- Kessler, R.C., Barker, P.R., Colpe, L. J., Epstein, J. F., Gfroerer, J. C., Hiripi, E., et al. (2003). Screening for serious mental illness in the general population. Archives of General Psychiatry, 60, 184–189. View ArticleGoogle Scholar
- Krishnan, M., & Orford, J. (2002). Gambling and the family: From the stress–coping–support perspective. International Gambling Studies, 2, 339–409.View ArticleGoogle Scholar
- Lee, K. M. T., Manning, V., Teoh, H. C., Winslow, M., Lee, A., Subramaniam, M., et al. (2011). Stress-coping morbidity among family members of addiction patients in Singapore. Drug and Alcohol Review, 30, 441–447.View ArticleGoogle Scholar
- Lesieur, H. R. (1998). Costs and treatment of pathological gambling. Annals of the American Academy of Political and Social Science, 556, 153–171.View ArticleGoogle Scholar
- Lorenz, V. C., & Shuttlesworth, D. E. (1983). The impact of pathological gambling on the spouse of the gambler. Journal of Community Psychology, 11, 67–76.View ArticleGoogle Scholar
- Lorenz, V. C., & Yaffee, R. A. (1988). Pathological gambling: Psychosomatic, emotional and marital difficulties as reported by the spouse. Journal of Gambling Behavior, 4, 13–26.View ArticleGoogle Scholar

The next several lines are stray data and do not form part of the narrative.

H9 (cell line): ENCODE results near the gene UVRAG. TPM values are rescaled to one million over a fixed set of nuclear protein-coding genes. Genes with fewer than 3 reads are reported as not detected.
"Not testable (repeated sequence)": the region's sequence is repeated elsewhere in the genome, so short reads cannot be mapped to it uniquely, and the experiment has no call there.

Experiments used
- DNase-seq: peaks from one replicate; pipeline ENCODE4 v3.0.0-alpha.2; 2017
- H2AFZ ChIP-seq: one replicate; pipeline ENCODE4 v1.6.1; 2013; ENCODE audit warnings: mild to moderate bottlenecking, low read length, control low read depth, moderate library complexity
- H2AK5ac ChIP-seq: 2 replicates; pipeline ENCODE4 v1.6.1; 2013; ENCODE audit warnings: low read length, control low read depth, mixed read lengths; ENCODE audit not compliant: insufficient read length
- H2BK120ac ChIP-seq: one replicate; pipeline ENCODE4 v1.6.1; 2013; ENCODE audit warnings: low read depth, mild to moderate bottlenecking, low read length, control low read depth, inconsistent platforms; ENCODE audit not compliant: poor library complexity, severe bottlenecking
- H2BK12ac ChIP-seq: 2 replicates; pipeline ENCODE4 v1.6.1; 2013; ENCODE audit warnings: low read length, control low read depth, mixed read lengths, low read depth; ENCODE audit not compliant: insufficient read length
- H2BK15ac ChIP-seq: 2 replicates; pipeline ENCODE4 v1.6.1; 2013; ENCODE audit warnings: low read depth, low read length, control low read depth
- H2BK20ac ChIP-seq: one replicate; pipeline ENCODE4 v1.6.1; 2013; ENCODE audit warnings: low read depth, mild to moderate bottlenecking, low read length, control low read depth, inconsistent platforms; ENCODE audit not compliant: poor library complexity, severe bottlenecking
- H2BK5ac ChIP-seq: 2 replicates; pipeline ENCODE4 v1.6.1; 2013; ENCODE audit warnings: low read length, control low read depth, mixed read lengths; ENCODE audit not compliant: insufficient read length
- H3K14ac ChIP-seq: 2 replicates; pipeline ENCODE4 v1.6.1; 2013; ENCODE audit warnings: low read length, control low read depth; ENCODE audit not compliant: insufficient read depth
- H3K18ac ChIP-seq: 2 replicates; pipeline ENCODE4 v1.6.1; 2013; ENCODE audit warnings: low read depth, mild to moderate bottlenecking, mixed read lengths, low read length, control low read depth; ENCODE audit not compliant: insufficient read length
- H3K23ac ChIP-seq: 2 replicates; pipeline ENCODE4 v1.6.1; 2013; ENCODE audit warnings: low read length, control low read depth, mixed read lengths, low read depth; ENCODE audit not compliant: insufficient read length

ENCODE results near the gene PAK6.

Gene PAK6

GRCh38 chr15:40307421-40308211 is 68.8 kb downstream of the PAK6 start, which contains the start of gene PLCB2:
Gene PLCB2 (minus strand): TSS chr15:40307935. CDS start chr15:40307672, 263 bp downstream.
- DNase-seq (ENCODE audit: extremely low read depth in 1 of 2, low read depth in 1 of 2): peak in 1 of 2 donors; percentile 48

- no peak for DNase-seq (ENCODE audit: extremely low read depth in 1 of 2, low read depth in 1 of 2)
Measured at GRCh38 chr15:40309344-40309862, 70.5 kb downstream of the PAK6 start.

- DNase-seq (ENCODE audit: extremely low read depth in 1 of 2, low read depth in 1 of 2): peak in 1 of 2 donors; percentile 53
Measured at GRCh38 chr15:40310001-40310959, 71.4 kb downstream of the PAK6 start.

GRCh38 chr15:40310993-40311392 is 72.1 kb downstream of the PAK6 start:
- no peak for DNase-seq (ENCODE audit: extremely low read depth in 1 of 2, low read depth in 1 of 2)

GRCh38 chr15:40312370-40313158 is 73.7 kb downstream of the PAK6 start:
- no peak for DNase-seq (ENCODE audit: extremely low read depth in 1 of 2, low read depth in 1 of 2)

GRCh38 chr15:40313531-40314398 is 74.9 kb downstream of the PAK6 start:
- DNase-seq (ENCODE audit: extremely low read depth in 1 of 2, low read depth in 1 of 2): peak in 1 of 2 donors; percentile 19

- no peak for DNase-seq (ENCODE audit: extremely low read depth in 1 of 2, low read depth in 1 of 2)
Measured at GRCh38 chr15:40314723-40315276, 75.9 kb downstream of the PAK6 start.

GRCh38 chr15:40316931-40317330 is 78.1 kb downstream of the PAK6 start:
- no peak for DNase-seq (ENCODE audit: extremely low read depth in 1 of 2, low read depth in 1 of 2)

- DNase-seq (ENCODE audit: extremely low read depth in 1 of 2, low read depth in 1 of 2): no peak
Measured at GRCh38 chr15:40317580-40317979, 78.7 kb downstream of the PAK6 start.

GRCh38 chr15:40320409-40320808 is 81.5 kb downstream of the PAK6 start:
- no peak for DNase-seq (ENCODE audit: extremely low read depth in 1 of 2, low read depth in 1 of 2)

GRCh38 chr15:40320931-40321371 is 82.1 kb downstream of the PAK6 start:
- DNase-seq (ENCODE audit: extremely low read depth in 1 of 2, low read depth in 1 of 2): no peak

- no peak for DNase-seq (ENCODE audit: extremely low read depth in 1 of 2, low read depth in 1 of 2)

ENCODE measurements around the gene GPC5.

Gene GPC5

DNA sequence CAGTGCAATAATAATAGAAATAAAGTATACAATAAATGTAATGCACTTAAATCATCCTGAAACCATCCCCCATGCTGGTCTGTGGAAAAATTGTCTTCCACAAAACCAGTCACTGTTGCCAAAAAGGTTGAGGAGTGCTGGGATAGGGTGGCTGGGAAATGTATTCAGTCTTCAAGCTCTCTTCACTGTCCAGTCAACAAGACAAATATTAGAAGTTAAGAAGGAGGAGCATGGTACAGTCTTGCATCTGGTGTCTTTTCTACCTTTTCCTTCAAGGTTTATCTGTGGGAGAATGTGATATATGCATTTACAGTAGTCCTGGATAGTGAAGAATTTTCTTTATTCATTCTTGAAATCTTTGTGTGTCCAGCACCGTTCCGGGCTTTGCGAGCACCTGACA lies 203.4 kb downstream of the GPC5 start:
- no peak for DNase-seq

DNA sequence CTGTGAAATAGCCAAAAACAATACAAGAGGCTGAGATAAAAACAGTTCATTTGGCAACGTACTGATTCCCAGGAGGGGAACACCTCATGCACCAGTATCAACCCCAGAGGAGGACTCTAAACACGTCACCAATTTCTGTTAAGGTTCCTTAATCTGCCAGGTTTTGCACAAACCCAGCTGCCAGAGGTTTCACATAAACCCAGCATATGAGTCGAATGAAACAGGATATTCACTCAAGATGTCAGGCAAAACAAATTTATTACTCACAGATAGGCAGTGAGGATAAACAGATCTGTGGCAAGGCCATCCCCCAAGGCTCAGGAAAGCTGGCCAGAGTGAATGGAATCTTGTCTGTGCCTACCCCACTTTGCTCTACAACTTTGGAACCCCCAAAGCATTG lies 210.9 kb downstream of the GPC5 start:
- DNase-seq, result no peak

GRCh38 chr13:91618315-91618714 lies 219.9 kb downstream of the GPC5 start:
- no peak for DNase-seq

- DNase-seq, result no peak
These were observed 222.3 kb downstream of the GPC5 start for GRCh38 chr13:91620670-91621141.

- McCrady, B. S. & Hay, W. (1987). Coping with problem drinking in the family. In J. Orford (Ed.), Coping with disorder in the family (pp. 86–116). London: Croom Helm. Google Scholar
- Mokuau, N. (Ed.). (1991). Handbook of social services for Asian and Pacific Islanders. Westport, CT: Greenwood Press.Google Scholar
- Murphy, B., Herrman, H., Hawthorne, G., Pinzone, T., & Evert, H. (2000). Australian WHOQoL instruments: User’s manual and interpretation guide. Melbourne: Australian WHOQoL Field Study Centre.Google Scholar
- Orford, J., Guthrie, S., Nicholis, P., Oppen-Heimer, E., Egert, S., & Hensman, C. (1975). Self-reported coping behaviour of wives of alcoholics and its association with drinking outcome. Journal of Studies on Alcohol, 36, 1254–1267.View ArticleGoogle Scholar
- Orford, J., Natera, G., Divies, J., Nava, A., Mora, J., Rigby, K., et al. (1998). Tolerate, engage or withdraw: A study of the structure of families coping with alcohol and drug problems in South West England and Mexico City. Addiction, 93, 1799–1813.View ArticleGoogle Scholar
- Orford, J., Natera, G., Velleman, R., Copello, A., Bowie, N., Bradbury, C., et al. (2001). Ways of coping and the health of relatives facing drug and alcohol problems in Mexico and England. Addiction, 96, 761–774.View ArticleGoogle Scholar
- Orford, J., Rigby, K., Miller, T., Tod, A., Bennett, G., & Velleman, R. (1992). Ways of coping with excessive drug use in the family: A provisional typology based on the accounts of 50 close relatives. Journal of Community & Applied Social Psychology, 2, 163–183. View ArticleGoogle Scholar